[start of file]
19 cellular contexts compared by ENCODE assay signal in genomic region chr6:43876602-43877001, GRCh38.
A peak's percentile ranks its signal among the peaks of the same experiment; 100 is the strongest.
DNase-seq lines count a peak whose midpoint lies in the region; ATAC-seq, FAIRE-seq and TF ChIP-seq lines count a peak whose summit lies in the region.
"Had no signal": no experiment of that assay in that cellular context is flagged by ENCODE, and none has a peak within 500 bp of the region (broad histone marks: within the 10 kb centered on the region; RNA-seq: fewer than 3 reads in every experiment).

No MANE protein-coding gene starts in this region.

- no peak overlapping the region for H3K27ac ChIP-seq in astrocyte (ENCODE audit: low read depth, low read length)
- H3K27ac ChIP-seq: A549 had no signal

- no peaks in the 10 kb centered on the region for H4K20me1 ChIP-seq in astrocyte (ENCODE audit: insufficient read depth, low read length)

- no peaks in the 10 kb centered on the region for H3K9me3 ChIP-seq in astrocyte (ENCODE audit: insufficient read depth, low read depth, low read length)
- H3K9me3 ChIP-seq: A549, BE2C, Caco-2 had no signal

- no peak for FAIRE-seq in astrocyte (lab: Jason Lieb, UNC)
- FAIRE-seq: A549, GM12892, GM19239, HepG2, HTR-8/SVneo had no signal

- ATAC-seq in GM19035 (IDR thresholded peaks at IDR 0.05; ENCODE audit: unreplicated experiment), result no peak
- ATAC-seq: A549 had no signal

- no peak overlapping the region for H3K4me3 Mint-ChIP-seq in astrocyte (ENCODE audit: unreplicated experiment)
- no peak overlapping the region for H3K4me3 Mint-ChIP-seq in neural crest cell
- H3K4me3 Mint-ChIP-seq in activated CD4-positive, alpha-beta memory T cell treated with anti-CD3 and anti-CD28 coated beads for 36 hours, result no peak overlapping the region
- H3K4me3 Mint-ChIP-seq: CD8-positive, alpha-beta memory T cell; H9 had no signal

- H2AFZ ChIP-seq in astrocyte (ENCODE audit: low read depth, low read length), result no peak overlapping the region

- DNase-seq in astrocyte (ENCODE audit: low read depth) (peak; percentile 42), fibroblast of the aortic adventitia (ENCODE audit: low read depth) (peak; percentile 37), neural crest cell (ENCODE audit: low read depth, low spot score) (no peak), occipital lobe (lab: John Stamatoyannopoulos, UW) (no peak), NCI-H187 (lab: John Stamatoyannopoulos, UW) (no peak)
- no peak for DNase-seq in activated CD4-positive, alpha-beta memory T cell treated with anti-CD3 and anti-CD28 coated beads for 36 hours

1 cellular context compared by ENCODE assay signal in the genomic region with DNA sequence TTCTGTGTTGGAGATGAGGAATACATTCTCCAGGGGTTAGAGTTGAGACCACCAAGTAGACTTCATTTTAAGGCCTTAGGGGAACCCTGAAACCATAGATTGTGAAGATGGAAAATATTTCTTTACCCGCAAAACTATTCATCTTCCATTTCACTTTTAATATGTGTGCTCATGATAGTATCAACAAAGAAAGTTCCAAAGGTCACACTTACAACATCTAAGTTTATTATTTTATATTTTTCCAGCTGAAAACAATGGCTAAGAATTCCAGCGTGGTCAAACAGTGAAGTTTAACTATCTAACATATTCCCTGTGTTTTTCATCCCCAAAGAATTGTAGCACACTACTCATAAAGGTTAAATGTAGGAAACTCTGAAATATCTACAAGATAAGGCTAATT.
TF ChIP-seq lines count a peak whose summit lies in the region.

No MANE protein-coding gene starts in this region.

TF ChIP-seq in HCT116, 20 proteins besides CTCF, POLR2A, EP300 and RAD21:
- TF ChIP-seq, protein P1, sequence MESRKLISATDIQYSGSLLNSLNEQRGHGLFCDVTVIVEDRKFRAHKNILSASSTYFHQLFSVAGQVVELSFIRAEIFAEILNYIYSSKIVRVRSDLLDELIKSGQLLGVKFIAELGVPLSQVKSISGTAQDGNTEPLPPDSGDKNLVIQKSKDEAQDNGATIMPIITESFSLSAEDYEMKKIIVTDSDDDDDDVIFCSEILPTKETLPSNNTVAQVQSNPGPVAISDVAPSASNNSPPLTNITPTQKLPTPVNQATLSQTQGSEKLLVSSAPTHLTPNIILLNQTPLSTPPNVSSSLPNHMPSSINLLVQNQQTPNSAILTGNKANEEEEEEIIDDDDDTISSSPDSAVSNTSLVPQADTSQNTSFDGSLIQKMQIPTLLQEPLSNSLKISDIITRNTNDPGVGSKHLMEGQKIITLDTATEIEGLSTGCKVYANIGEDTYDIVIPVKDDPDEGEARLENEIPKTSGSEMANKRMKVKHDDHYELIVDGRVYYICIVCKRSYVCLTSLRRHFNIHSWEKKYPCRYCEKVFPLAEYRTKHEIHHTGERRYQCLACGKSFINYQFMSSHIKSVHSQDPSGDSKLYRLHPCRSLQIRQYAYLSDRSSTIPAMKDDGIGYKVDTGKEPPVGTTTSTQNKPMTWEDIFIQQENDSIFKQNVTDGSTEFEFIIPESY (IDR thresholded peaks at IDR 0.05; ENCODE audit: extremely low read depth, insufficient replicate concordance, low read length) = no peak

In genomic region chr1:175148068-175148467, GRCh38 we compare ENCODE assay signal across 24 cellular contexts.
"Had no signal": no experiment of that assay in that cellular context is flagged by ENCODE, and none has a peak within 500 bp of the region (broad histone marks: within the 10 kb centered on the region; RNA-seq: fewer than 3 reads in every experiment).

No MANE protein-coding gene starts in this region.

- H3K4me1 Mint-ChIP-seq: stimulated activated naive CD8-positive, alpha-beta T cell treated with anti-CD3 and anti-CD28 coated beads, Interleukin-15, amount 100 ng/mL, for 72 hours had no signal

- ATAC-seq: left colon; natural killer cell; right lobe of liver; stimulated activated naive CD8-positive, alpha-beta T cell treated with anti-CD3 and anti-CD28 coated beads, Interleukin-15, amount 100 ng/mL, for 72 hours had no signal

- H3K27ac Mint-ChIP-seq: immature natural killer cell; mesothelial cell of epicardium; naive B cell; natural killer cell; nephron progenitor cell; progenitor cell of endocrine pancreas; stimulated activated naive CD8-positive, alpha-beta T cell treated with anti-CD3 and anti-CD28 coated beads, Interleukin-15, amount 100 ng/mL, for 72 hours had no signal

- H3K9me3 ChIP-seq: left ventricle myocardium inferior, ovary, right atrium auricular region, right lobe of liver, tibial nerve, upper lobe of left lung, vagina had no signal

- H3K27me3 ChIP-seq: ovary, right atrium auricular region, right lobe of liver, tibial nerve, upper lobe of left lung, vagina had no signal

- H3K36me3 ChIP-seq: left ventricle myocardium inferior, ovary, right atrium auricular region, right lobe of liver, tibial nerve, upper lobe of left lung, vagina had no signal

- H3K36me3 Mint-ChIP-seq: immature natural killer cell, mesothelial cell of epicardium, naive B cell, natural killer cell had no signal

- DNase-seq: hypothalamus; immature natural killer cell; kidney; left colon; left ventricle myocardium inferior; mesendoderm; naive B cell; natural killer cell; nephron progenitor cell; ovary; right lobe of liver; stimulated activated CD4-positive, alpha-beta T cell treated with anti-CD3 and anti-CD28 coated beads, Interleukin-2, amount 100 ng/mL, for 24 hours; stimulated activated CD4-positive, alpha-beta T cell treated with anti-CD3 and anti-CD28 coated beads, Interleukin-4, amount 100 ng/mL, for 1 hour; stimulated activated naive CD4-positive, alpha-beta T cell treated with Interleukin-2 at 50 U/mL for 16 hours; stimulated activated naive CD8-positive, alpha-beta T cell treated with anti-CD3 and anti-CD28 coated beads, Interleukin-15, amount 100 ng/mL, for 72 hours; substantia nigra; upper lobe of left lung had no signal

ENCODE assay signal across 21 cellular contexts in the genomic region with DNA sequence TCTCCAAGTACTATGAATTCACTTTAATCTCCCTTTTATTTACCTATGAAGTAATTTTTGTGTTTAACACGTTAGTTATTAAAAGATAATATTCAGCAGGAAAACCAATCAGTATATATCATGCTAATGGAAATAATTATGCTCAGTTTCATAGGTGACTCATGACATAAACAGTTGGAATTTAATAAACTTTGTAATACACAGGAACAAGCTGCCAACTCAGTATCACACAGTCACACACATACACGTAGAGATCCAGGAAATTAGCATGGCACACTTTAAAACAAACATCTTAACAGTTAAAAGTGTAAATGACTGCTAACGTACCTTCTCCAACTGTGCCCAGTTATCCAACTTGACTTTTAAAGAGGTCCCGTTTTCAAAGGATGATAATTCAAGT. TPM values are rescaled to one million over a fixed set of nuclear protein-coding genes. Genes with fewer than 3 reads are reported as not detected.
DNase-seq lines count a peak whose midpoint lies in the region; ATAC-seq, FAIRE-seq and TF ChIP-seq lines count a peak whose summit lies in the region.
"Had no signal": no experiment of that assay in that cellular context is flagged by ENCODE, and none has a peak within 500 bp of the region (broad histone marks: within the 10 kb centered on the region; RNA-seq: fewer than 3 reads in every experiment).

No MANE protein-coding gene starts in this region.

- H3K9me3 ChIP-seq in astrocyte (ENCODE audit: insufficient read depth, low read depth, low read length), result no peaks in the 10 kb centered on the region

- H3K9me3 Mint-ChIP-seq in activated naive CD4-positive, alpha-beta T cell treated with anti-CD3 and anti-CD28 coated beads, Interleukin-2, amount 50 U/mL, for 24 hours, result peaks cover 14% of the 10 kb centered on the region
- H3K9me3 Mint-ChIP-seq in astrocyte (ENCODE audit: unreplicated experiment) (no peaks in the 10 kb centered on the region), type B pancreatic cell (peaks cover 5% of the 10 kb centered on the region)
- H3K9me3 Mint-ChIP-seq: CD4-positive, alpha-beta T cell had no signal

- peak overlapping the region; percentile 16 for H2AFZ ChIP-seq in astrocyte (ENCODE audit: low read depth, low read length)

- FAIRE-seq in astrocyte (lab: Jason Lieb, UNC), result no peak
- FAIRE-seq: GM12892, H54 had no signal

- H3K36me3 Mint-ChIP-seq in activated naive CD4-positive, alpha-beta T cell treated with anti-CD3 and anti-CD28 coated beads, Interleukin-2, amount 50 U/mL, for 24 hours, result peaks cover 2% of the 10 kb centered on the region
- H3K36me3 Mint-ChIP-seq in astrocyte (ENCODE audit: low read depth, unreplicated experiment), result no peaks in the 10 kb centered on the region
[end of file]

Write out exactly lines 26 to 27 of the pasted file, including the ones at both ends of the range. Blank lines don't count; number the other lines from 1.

- TF ChIP-seq, protein P1, sequence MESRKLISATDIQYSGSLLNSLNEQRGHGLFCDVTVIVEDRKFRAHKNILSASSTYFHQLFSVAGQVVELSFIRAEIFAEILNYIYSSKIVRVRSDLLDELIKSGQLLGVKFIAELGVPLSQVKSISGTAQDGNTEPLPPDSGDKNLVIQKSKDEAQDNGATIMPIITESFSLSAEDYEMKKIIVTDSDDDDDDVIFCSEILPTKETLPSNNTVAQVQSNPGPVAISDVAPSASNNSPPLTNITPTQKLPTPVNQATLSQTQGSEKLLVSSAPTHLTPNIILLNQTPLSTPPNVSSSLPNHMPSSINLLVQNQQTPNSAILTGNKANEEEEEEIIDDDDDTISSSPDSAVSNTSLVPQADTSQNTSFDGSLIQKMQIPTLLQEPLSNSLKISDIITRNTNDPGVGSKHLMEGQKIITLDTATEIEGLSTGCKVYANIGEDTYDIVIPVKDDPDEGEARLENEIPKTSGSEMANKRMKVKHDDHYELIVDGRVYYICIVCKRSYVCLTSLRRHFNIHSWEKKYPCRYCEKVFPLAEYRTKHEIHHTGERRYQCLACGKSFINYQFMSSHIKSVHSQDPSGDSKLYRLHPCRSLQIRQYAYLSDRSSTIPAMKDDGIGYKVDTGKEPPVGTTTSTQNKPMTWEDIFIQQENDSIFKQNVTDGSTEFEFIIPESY (IDR thresholded peaks at IDR 0.05; ENCODE audit: extremely low read depth, insufficient replicate concordance, low read length) = no peak

In genomic region chr1:175148068-175148467, GRCh38 we compare ENCODE assay signal across 24 cellular contexts.